• feeling of not being grounded
  • generalized aches, sharp pains, stiff and painful joints
  • anxiety, agitated mind, self-defeating thoughts
  • intestinal bloating, gas
Now whether or not you put any validity on ayurvedic principles, you can understand the comfort that comes with having your troubles named. When you have some sense of where your physical problems may be coming from, it's empowering because you begin to believe that you can do something about it.

The basis of ayurveda is that if you know your body, you can help your mini universe find healthy balance. As soon as the lecture ended, I felt lighter because I was more confident about reconciling the morning's events. My body was simply reacting to pressures, and I chose to observe the reactions, rather than ignore them. I brought all my attention to the symptoms in order to better understand them, and I began exploring changes that could influence my body's complaints.

Day 13 was not a stellar day - but it was an excellent lesson in how to listen to your body. And reassurance that yes, I am learning!


Day Ten - Yoga teacher training

Why is a shower so comforting? I just took the longest, hottest shower in the history of the world and am essentially ready for bed.

Except I have to read. And my notes need some attention. And I don't have a lunch for tomorrow. And So You Think You Can Dance is on.


So the fatigue has set in - and it arrived exactly when I expected it would. My body has finally caught on that this new schedule isn't as transitory as it was hoping, and it's been whining the last two days. Mild complaints from the lumbar spine. Groans from the hip sockets. Occasional bitching from the sciatic nerve.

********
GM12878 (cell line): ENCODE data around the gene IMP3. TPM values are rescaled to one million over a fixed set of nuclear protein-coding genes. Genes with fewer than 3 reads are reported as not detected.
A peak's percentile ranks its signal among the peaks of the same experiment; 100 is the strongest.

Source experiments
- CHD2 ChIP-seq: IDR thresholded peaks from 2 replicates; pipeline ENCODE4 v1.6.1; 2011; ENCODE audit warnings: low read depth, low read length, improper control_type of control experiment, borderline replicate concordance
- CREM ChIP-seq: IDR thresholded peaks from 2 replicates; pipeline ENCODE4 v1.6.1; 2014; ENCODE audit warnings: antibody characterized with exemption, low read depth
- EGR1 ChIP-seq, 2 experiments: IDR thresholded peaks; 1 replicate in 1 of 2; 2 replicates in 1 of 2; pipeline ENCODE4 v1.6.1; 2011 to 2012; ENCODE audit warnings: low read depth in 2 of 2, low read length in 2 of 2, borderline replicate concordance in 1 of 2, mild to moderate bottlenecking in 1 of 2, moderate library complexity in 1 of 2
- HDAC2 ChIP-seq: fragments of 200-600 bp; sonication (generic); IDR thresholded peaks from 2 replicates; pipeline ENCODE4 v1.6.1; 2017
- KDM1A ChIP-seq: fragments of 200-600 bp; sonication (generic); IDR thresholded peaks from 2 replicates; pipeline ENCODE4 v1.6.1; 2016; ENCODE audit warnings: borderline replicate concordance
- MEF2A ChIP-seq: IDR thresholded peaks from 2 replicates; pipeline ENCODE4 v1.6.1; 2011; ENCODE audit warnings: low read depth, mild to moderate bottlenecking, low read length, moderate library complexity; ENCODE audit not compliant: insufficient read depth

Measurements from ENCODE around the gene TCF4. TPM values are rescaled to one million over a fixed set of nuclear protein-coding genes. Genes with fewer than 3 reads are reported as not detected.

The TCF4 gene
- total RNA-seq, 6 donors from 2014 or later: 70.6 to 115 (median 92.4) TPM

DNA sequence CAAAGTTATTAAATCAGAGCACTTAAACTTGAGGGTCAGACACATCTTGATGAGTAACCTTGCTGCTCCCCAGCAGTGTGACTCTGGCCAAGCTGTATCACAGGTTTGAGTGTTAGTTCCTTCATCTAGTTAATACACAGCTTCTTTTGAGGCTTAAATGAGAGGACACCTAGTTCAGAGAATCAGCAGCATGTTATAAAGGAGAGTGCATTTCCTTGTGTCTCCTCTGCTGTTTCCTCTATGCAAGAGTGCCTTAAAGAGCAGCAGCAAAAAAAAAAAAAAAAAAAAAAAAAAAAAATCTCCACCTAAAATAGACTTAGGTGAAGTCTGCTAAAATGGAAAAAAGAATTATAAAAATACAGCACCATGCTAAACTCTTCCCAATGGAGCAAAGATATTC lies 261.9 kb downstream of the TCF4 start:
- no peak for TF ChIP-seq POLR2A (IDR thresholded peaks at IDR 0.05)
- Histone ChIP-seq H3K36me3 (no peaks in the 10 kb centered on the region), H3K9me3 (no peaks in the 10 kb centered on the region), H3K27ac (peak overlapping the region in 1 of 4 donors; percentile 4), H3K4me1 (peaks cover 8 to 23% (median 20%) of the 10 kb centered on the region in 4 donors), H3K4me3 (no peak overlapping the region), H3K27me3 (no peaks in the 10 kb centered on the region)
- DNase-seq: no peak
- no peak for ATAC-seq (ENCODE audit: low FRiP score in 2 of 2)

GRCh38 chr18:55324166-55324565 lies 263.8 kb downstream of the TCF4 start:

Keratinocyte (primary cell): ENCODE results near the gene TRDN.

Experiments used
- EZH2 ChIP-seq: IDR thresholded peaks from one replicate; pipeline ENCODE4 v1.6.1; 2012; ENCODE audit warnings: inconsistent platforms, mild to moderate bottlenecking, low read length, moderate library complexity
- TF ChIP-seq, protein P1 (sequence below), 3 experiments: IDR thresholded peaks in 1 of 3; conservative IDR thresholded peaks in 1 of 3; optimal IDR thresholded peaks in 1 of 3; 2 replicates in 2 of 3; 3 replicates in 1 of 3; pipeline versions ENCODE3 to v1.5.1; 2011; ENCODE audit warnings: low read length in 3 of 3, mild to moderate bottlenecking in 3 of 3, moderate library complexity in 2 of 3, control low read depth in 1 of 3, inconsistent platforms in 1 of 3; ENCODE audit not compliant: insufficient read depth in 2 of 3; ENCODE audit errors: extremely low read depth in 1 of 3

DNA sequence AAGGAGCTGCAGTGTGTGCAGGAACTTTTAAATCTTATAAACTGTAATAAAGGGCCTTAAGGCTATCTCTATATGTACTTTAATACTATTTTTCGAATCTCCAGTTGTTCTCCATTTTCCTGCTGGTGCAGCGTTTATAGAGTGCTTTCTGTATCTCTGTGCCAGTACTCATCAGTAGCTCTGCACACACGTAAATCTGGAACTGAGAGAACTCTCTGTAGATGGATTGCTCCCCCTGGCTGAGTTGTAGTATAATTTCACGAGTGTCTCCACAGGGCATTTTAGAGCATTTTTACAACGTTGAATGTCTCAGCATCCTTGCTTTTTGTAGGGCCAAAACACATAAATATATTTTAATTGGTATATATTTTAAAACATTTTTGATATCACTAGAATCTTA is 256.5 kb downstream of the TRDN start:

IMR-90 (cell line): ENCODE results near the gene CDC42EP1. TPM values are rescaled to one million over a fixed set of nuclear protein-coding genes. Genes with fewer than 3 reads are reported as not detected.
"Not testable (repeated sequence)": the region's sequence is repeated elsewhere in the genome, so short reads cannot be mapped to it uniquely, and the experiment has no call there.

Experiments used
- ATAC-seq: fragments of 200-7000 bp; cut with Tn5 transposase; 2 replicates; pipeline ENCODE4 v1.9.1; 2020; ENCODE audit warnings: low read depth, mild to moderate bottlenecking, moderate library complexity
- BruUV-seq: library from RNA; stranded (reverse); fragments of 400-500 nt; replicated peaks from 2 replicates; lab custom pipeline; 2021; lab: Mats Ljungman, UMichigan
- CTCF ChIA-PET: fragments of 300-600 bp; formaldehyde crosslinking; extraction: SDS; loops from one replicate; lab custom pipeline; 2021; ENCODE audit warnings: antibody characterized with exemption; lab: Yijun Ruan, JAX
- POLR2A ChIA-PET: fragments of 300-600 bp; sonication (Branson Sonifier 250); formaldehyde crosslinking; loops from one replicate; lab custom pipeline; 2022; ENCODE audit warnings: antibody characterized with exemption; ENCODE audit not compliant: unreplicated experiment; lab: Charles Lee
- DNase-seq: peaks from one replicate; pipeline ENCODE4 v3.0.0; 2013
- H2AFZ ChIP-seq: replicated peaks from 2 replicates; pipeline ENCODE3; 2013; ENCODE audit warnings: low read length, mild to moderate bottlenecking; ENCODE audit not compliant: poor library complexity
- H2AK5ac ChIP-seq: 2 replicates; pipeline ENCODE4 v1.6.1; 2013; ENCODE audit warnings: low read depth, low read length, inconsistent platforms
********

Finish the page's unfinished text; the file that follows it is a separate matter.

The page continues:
Thing is, I'm getting enough sleep and food. The part that's kicking me in the butt is the rhythm. As a copywriter, you quickly learn how to ride the waves of your creativity, arranging your tasks to suit the time of day. If you know that your attention span dips between 1-3pm, you research or read industry blogs. When your eyes get tired, you gossip with your colleagues by the espresso machine for a change of scenery.

This new rhythm requires me to be conscious and attentive every minute of our eight-hour day. My teachers are a wealth of information and every word is gold. I can't burn off restlessness by chatting with Marty or watching Steve and Marco play foozball. I have to be in top form or else I'll miss something crucial.

I have to be present in every moment, obviously!

So to help my body relax (and stop complaining), I've taken extra measures. More hot showers. Better snacks. Reading in bed for a better transition to sleep. There may even be a pedicure in my future.

Bref: I'm listening to my body and taking the necessary measures. I already felt more energized today. That being said, I will now watch SYTYCD for an hour and then get me to bed.


Day Eight - Yoga teacher training

So happy. Just so happy.

Every day of yoga teacher training is a challenge, but it is blissful work. I am learning so much about myself and the bodies we've been given. With each passing day, I am more convinced that this path is right for me. For the first time in ages, I feel like I am engaging in purposeful work.

And then today, Allison clarified what makes a good yoga teacher. It goes something like this:
  • People come to yoga with different issues
  • A good yoga teacher must have enough information to deal with all said issues
That doesn't mean that a yoga teacher must become a one-stop treatment shop for every disorder. Essentially, a good yoga teacher must help students be comfortable in the body that they have through breathwork and asana. It is then up to the student to take these lessons in compassion and loving kindness, and generate change in all aspects of his/her life.

And that's why it's so important for a good yoga teacher to know her body. If you can't accept your own body, how can you help someone else find that kind of peace?

That kind of responsibility may seem daunting - and not for the faint of heart - but it does not scare me anymore. I was mildly agitated by worries when she first uttered the words, but while reviewing the Bhagavad Gita this afternoon, we read a passage that swept the most strident doubts from my mind.